Very little information specific to Libya is available. Osborn and Helmy (1980) said that bubal hartebeest formerly occurred across most of the Western Desert including Libya, and their distribution map included a small area south of Al Jaghbub on the eastern border of Libya. Lavauden (1920) reported that some hartebeest were probably still present in Tunisia on the hammada between Bir-Aouïn and Ghadamès on the Libyan border. It has long been extinct in Libya according to Hufnagl (1972).

Bubal hartebeest was still widespread in the mountains of southern Tunisia and Algeria as late as 1870, but it was hunted to extinction in Tunisia at about the turn of the 20th century. What is presumed to be the last individual was shot in 1902 at the edge of the Great Eastern Erg, southwest of Tataouine (Lavauden 1926b). 

By the start of the 20th century it was only to be found in the southern mountains of Algeria and the Moroccan High Atlas. The large herds found north of the Atlas Mountains a hundred years earlier had vanished, leaving only fond memories in the minds of a few French colonels 'who shot them in the great battles of game, which massacres were organised in the early days of the French occupation'. But there was no lack of hunters to brave the harsh terrain and search out the last survivors. (Day 1981)

The last reliable report of a Bubal Hartebeest in Algeria was of one shot in 1902, though claims have been made of very much more recent sightings (Day 1981). It is said they became extinct in Algeria about 1930, surviving longest in the western part of the Saharan Atlas, near the border with Morocco (Kowalski and Rzebik-Kowalska 1991). 

Hartebeest were formerly common in Morocco, but numbers were severely reduced by hunting during the 19th century. Since then "the Bubal has retired far beyond the Atlas into the recesses of the desert, and has become a difficult animal to meet with" (Sclater and Thomas 1894). The last known specimens in Morocco were shot in 1925 in the upper Moulouya Valley, Eastern Morocco (Loggers et al. 1992), but few authorities credited the claim (Day 1981). 

The captive female which died in Jardin des Plantes in Paris, France,  on 9 November 1923 is usually held to have been the last of its kind. (Day 1981; Edwards 1996)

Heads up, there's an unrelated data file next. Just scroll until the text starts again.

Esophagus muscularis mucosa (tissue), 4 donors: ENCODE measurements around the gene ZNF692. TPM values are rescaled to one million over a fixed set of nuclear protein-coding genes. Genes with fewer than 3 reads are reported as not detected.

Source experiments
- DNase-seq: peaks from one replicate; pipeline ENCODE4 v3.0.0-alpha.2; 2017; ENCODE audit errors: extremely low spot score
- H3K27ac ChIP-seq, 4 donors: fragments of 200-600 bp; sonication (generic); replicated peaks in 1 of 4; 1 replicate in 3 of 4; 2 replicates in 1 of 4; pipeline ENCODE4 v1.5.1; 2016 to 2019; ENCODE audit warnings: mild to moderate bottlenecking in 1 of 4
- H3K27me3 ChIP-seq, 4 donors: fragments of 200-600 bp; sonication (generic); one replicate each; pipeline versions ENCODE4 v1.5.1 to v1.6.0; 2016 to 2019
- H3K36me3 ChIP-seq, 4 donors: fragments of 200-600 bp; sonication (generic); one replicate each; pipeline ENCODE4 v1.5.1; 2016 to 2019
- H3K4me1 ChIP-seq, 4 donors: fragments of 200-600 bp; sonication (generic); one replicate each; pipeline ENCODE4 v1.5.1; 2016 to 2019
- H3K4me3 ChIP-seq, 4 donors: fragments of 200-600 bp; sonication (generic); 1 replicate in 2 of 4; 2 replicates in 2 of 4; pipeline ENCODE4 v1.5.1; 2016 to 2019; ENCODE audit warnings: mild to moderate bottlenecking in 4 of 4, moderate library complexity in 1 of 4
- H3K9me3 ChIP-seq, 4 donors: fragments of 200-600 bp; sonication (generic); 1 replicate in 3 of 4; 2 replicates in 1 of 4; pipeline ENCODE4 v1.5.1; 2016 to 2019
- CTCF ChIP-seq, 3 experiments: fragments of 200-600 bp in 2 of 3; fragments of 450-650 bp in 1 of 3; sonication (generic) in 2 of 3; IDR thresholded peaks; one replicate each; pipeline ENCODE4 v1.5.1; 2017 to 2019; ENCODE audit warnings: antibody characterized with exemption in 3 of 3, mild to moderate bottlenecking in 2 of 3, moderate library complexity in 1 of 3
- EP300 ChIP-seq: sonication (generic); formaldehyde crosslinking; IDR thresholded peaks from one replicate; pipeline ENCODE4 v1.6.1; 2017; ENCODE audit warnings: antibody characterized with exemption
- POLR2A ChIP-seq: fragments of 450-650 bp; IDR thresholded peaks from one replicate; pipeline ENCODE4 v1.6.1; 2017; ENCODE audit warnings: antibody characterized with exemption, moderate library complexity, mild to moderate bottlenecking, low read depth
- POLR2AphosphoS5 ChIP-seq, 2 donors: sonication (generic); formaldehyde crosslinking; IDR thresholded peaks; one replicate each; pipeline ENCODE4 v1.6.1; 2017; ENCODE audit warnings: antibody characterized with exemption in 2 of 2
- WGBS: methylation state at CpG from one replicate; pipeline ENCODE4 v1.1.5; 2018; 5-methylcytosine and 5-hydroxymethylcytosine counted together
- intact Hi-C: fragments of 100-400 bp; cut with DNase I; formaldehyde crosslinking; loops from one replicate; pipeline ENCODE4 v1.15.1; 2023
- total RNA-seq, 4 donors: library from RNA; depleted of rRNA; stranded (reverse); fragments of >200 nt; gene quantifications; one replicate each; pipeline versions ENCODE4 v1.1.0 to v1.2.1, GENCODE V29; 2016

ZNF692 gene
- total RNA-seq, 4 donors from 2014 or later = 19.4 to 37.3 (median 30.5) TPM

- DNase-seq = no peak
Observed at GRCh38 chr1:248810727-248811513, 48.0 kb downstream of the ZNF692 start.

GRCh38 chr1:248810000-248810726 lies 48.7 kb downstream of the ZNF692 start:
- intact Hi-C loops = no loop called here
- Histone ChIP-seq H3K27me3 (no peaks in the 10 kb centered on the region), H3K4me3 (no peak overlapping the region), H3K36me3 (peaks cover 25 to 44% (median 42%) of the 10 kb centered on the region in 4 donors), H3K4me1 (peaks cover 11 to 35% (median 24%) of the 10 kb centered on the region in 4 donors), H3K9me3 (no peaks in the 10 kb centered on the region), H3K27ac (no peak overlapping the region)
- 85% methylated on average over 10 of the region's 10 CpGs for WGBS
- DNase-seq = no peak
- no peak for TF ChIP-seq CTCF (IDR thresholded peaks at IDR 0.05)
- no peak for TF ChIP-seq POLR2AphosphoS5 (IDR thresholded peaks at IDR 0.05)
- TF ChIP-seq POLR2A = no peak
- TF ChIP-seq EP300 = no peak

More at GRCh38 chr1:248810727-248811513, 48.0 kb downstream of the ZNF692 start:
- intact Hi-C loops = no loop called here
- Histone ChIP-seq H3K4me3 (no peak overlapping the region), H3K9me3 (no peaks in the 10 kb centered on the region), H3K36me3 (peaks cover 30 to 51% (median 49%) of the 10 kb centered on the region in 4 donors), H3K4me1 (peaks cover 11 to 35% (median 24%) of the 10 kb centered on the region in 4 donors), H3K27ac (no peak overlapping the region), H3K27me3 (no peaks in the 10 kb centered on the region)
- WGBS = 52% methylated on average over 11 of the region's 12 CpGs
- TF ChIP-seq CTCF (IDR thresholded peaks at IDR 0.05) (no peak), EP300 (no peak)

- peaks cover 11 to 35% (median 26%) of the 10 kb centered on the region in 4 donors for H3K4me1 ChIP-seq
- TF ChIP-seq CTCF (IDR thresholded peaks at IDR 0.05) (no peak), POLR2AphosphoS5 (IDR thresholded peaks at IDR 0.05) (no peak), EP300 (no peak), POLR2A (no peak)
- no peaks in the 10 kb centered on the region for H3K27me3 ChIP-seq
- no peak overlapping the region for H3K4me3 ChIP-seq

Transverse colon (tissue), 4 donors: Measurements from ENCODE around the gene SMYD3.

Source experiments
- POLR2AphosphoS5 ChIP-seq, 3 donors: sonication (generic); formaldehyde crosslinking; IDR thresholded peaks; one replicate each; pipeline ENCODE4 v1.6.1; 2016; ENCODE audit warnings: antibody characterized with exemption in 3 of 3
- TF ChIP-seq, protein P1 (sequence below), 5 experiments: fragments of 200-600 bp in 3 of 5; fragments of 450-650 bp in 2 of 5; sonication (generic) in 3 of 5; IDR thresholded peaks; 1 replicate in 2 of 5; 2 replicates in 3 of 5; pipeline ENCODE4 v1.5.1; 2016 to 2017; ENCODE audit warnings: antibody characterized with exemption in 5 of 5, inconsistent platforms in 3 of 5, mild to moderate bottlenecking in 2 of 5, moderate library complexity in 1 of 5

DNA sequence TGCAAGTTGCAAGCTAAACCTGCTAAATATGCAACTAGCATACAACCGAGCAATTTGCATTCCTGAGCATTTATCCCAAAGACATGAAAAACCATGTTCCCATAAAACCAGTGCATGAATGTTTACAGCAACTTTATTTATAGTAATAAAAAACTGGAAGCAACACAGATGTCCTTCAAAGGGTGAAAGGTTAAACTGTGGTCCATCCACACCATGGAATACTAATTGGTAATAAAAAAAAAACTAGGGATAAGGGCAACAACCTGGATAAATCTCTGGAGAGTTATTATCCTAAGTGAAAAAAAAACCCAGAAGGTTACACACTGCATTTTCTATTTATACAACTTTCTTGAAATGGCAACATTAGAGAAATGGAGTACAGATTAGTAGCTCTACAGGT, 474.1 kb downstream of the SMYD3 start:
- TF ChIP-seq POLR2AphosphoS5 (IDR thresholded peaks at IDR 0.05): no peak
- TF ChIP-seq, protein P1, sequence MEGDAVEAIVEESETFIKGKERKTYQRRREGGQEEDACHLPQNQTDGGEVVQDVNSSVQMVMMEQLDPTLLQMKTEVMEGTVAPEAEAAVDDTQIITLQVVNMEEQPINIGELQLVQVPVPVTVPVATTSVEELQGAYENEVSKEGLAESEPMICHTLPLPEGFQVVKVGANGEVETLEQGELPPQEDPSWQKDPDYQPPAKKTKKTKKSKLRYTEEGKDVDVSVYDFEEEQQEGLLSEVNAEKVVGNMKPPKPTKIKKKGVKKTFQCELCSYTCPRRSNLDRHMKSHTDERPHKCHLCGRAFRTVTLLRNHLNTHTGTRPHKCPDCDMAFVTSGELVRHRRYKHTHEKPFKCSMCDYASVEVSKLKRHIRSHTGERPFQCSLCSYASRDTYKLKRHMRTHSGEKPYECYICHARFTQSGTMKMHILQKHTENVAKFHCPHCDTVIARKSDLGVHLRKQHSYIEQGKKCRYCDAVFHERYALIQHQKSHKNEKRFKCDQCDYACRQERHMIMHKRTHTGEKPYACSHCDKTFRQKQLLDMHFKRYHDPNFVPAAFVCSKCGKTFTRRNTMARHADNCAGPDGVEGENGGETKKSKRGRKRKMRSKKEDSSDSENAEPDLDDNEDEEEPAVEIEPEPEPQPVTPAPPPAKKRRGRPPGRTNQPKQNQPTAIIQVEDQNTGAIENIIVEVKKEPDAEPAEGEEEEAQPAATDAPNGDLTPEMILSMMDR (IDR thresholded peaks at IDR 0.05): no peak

Extinction Causes The Bubal Hartebeest vanished from the Algerian Desert and Moroccan High Atlas Mountains due to hunting. (Day 1981)
 
Conservation Attempts

One of the ironies of the Bubal Hartebeest's disappearance was that, despite its desert habitat, it was very amenable to captivity for over 18 years. For example, an individual that died in Paris in 1916, had lived in captivity for almost 19 years. (Flower, 1931). To a modern conservationist this animal would have seemed an ideal subject for a rescue-breeding programme but the chance was missed. (Day 1981)

 
Reintroduction It has been proposed to reintroduce the hartebeest in the former distribution range of the Bubal Hartebeest, using Western Hartebeest (Alcelaphus buselaphus major). This subspecies is considered to be the closest relative of the extinct North African subspecies. In Egypt the hartebeest could be reintroduced to Bou-Hedma, Sidi Toui, and Chambi National Parks. Such action would be consistent with international guidelines for reintroductions. (Mallon & Kingswood 2001; IUCN/SSC/RSG 1995; Kacem et al. 1994; Dupuy 1967)
 
Museum Specimens Unknown. Do you know any museums that have this species in their collection? Contact this website!
 
Relatives Hartebeests were once the widest-ranging antelopes in Africa, but hunting, urban development and competition with domestic herds of cattle have limited their range and numbers. They are now found only in select portions of African countries such as Kenya, Senegal, Ethiopia, Zimbabwe, Botswana, Namibia and Tanzania. Swayne's hartebeest (Alcelaphus buselaphus swaynei) and the Tora hartebeest (Alcelaphus buselaphus tora) are endangered because of small and continually declining populations. Three other subspecies are classified as lower risk by the IUCN, but will be rated threatened or endangered if ongoing conservation efforts are ended (Batty 2002). These other three subspecies are the Coke's Hartebeest (Alcelaphus buselaphus cokii), Lelwel Hartebeest (Alcelaphus buselaphus lelwel), and Western Hartebeest (Alcelaphus buselaphus major). The Red Hartebeest (Alcelaphus caama) was previously also considered  a subspecies of Alcelaphus buselaphus, and classified as lower risk by IUCN (still as Alcelaphus buselaphus caama). (IUCN 2006; IUCN 2007) According to phylogeographic studies (Arctander et al., 1999; Flagstad et al., 2001) the Red Hartebeest is a distinct species of Hartebeest (Wilson and Reeder 2005).